National P.A. Week offers chance to learn more about the profession
National P.A. Week, which takes place Oct. 6-12, celebrates the contributions of the more than 168,000 physician assistants caring for patients nationwide.
Registered nurses, physicians, pharmacists, therapists — the list of health care professionals who make up teams that care for patients and families are very well known. But chances are, when you throw a physician assistant — known as a P.A. — into the mix, you may get a puzzled look.
“Some people I know are still confused,” admitted Maria Delfino, a second-year P.A. student at the Betty Irene Moore School of Nursing at UC Davis.
By definition, P.A.s are licensed clinicians who practice medicine in every specialty and setting. P.A.s conduct physical exams, diagnose and treat illnesses, and order and interpret tests. They also counsel on preventive health care, assist in surgery and write prescriptions.
In one study, half of people surveyed did not know P.A.s could prescribe medications and diagnose illnesses. Another common misconception is that P.A.s are assistants to doctors and work under a physician’s medical license. In fact, P.A.s are certified nationally and licensed by the state in which they practice. They only achieve this designation after more than two years of post-graduate education, more than 2,000 clinical practice hours and successfully passing the Physician Assistant National Certifying Examination. In addition, some pursue postgraduate fellowship training.
Promoting and advocating for our profession is an ongoing need across the nation as we continue to grow.
“We prepare our students to become the highest quality and caring P.A.s by not only having a rigorous academic program, but also by teaching professionalism, leadership, diversity, equity and inclusion and P.A. profession advocacy,” said Teresa Thetford, program director. “Promoting and advocating for our profession is an ongoing need as we continue to grow.”
Growth and need
Established in 1967, the P.A. profession currently has more than 168,000 practitioners in the U.S., engaging in more than 500 million patient interactions each year. As the need for more primary care providers rises, the P.A. profession grows. It ranks second in the Best Health Care Jobs list in the nation. The U.S. Bureau of Labor Statistics predicts the number of P.A.s will grow 27% by 2032, much faster than the average for all occupations.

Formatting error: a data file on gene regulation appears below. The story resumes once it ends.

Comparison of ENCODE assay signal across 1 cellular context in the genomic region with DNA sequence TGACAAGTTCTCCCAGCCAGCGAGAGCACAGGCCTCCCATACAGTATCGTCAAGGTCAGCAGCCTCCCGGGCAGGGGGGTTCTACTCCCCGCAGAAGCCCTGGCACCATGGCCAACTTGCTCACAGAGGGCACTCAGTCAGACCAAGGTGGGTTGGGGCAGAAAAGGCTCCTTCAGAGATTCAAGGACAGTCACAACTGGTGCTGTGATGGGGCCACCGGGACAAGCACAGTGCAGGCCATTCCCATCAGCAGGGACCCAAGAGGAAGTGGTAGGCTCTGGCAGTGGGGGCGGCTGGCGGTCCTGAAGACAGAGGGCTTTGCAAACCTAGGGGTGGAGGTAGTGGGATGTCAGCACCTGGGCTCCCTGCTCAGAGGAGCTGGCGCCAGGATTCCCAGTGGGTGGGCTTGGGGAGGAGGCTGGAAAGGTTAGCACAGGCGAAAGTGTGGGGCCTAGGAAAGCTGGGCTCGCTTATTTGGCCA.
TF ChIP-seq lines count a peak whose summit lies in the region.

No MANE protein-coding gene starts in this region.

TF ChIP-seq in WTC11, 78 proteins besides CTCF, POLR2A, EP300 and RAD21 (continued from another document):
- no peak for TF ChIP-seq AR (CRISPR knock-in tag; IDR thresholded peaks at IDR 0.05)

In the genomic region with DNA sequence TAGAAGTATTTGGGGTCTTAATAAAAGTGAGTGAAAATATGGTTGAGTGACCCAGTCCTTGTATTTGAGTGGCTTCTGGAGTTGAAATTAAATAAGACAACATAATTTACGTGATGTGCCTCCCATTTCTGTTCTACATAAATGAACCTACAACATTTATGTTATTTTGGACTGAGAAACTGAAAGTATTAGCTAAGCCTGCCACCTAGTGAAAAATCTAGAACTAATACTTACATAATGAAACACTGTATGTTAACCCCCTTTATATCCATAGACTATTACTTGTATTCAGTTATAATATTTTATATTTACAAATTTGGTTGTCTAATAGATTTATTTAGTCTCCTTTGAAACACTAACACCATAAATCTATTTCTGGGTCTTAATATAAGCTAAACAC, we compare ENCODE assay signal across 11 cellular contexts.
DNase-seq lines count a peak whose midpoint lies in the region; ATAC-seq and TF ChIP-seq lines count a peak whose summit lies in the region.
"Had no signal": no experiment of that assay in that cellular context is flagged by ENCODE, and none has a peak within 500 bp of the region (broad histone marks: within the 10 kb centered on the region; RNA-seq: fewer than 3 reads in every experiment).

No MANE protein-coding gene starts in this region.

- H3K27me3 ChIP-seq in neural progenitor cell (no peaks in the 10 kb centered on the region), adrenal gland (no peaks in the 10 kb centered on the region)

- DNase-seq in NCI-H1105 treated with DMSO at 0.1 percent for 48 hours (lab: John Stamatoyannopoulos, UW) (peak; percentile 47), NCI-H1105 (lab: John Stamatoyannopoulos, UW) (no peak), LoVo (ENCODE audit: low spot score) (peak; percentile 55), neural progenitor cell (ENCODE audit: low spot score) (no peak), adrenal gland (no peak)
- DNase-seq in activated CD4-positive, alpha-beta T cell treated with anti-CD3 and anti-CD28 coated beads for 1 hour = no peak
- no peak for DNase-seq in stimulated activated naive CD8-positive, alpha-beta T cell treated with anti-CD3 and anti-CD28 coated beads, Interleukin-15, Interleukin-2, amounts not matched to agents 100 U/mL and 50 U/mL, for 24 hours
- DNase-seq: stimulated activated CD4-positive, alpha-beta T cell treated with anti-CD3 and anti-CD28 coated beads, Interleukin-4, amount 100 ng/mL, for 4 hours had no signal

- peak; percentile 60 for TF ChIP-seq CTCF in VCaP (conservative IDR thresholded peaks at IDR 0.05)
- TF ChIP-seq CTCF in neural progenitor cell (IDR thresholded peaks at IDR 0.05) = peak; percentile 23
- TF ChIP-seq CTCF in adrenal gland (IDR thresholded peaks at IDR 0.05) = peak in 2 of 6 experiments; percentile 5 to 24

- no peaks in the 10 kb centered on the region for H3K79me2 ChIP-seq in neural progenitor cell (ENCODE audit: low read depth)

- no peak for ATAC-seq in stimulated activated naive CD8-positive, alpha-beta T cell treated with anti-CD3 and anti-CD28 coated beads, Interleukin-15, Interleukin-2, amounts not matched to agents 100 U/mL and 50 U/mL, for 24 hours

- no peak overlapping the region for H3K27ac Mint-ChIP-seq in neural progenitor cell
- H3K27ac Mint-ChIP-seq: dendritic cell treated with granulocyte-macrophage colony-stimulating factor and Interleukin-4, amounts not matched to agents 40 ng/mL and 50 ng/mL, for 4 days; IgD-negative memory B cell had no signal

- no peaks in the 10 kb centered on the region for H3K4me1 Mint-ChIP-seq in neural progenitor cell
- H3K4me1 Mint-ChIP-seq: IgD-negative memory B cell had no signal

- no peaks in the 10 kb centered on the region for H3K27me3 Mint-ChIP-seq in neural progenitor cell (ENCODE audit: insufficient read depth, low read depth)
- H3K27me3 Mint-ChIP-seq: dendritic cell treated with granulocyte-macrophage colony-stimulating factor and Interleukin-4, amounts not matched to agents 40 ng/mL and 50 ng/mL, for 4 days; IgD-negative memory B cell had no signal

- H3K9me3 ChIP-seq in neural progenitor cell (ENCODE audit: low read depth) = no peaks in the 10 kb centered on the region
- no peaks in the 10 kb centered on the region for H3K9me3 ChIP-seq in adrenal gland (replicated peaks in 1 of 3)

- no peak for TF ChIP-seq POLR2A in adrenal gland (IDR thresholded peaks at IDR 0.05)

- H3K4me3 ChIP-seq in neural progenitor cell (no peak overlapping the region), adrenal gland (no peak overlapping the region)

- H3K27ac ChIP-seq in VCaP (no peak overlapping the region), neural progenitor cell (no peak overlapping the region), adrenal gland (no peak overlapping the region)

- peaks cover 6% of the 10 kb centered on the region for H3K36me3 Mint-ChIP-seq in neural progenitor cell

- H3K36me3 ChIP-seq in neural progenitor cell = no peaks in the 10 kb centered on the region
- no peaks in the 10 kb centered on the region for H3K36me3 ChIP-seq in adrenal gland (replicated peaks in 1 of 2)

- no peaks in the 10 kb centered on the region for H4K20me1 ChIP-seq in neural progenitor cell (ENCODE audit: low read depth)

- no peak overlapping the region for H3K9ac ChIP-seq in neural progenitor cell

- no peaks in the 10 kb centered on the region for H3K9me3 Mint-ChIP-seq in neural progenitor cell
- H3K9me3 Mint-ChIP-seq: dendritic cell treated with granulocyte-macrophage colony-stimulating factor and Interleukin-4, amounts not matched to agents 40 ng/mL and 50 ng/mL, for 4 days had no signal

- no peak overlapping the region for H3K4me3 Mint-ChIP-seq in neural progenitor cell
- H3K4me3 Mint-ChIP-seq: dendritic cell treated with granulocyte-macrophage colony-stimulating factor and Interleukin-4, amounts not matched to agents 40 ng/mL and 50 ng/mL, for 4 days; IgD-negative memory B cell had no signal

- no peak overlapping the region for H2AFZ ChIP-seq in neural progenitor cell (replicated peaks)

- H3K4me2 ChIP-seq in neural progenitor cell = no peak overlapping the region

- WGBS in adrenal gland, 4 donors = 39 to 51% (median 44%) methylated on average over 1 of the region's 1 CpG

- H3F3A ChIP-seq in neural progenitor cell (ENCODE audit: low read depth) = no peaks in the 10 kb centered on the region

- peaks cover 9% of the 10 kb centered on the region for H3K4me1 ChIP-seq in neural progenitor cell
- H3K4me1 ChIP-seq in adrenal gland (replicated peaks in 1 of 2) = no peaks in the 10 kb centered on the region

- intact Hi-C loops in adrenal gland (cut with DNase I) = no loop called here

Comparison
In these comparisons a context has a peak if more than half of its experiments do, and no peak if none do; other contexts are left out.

The impending lack of providers underscores the need for P.A.s. By 2034, the Association of American Medical Colleges projects a shortage of more than 37,000 physicians. P.A.s are poised to increase access to quality care.
“In many health care settings, physician shortages make it more difficult to recruit doctors. P.A.s can bridge that gap by supporting access to care for our community,” said Christi DeLemos, chief of advanced practice at UC Davis Health.
According to the National Commission on Certification of Physician Assistants, 33.8% of P.A.s in primary care, 36.1% of P.A.s in family medicine and 35.1% of those specializing in general pediatrics are dedicated to serving underserved communities. As far as specialty practice, some of the largest numbers of P.A.s are in areas including emergency medicine, dermatology, orthopaedics and internal medicine.
At UC Davis Health, more than two dozen P.A.s work in specialties including plastic surgery and orthopaedics. They also serve as educators and support the next generation of residents and advanced practice team members.
“Their training equips them to work in a range of specialties and surgical practices making them incredibly flexible team members who add value. There are also numerous studies that confirm that patient experience in team-based care with P.A.s continues to meet high standards for patient-centered quality care,” DeLemos explained.
"Coming from an underserved background and being the first to graduate college in my family, becoming a physician assistant has changed the trajectory of my life; not only in the economic situation of me and my family, but in the way I can impact the lives of my patients. I love my job and hope to continue providing excellent care to those who need it,” said Albert Chang, a P.A. in the Department of Orthopaedic Surgery at UC Davis Medical Center.
To improve new P.A.s’ transition from school to practice, the health system offers a fellowship program. That Advanced Practice Fellowship program recently earned three-year accreditation from the Consortium for Advanced Practice Providers, a designation recognizing the program for the highest standards of rigor and quality.
Future providers advocate now
Students in the School of Nursing, which prepares roughly 65 future P.A.s each year, hope to leverage P.A. Week to educate peers and patients on the profession.
“We’re advocating for our profession and helping people understand what it is so that we can provide to the height of our training,” second-year P.A. student Serena Ling said.
Ling and Delfino are assuming leadership of the UC Davis student chapter of the American Academy of Physician Associates (AAPA), now that the Class of 2023 has completed its program. (AAPA is promoting a name change to physician associate rather than assistant, which some argue adds to the profession’s identity crisis.)
“For me, I love the idea of working in a team. P.A. fits my personality a lot more,” Delfino said. She thought medical school was in her future, but then: “the work-life balance as a P.A. was attractive as well as the idea you can switch specialties.”
With their student AAPA chapter getting off the ground, they plan to help bridge access issues in the community and volunteer where possible. One option they are eyeing is working with local food banks who serve the unhoused.
“I love being present for patients,” Ling said. “Everything that’s happened so far in P.A. school has confirmed that I’m in the right place.”